President Cyril Ramaphosa has ordered the deployment of 880 South African National Defence Force (SANDF) members to protect Eskom power stations across the country.

SANDF members are deployed at power stations because of theft and sabotage cases that are increasing the load-shedding problem in South Africa.

According to the statement issued over the weekend, President Ramaphosa informed Speaker of the National Assembly, Nosiviwe Mapisa-Nqakula, and Chairperson of the National Council of Provinces (NCOP), Amos Masondo that SANDF members will work with the South African Police Service (SAPS) to prevent and combat crime.

"Members of the SANDF employed will assist the SAPS in protecting Eskom power stations around the country where sabotage, theft, and other crimes may threaten the functioning of power stations and the supply of electricity," the statement mentioned, SANews reported.

It revealed that the deployment started on April 17 and will continue till Oct. 17.

Previously, the presidency disclosed that 2,700 SANDF members were sent to power stations to assist SAPS to protect the Eskom power stations under Operation Prosper from March 17 to April 17.

"The current employment is authorized in accordance with the provisions of Section 201(2) (a) of the Constitution of the Republic of South Africa, 1996," the statement added, noting that the expected expenditure for this exercise is more than R146 million.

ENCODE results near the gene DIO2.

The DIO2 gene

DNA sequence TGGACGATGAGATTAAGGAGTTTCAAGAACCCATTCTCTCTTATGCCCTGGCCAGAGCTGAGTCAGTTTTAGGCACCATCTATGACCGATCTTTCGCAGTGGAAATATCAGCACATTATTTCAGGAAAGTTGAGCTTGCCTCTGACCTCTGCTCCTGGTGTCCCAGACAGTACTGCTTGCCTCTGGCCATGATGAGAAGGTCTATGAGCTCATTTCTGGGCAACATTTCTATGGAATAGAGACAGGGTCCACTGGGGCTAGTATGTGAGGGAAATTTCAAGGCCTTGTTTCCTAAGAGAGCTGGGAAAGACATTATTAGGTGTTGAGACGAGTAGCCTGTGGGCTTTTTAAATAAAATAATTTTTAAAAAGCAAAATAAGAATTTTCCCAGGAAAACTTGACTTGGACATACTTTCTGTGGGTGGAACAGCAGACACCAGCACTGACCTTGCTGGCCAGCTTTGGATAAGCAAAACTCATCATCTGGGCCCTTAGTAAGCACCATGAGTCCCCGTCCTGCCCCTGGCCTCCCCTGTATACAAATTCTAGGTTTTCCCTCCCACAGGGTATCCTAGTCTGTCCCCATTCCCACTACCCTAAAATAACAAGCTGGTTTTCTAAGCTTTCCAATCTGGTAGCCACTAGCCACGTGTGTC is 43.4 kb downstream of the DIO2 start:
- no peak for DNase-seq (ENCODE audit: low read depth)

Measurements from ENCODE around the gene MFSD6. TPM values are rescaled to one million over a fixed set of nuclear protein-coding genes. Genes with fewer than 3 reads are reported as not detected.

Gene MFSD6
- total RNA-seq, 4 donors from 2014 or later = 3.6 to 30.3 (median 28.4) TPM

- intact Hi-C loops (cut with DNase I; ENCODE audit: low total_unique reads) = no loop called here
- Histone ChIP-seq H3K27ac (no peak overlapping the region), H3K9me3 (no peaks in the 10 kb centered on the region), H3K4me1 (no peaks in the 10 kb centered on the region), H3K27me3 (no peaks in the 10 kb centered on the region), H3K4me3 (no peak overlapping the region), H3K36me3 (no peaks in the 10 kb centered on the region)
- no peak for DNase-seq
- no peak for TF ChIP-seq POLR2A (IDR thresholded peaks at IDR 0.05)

Former CEO of Eskom energy company, André de Ruyter disclosed last month that nearly one billion rand is being "stolen" every month.

"This is, if anything, a conservative estimate and is based on my assessment of the losses suffered by Eskom that have come to my attention," he said on April 26, IOL reported.

Andre Marinus de Ruyter, who served as the CEO of Eskom from December 2019 to December 2022, claimed in February there was a high level of corruption in the company.

Electricity minister Kgosientsho Ramokgopa, on the other hand, turned down those allegations in March and said all the load-shedding problems are technical. Minister Ramokgopa was appointed as electricity minister on March 1 by President Ramaphosa.

Last week, a former Eskom official named Nwabisa Ngxola, who worked as an administrative clerk was sentenced to 10 years of imprisonment for defrauding the power utility of R2.6 million.

Ngxola was accused of 114 charges including fraud, theft, and money laundering along with businessman Michael Chimanzi and Eskom finance clerk Cinderella Moropane.

Considering the load-shedding problem in the country, the electricity minister advised citizens to switch off geysers to help cut load-shedding stages in March. He also suggested that there won't be any improvement in certain power stations before November.

As of now, the country is facing Stage 3 and Stage 4 of load shedding.

"Due to lower weekend demand and the return to service of some generating units, Stage 3 and 4 load shedding will be implemented this weekend," Eskom's official website mentioned on May 5.

South Africa's Eskom to reduce power cuts but long-term outlook bleak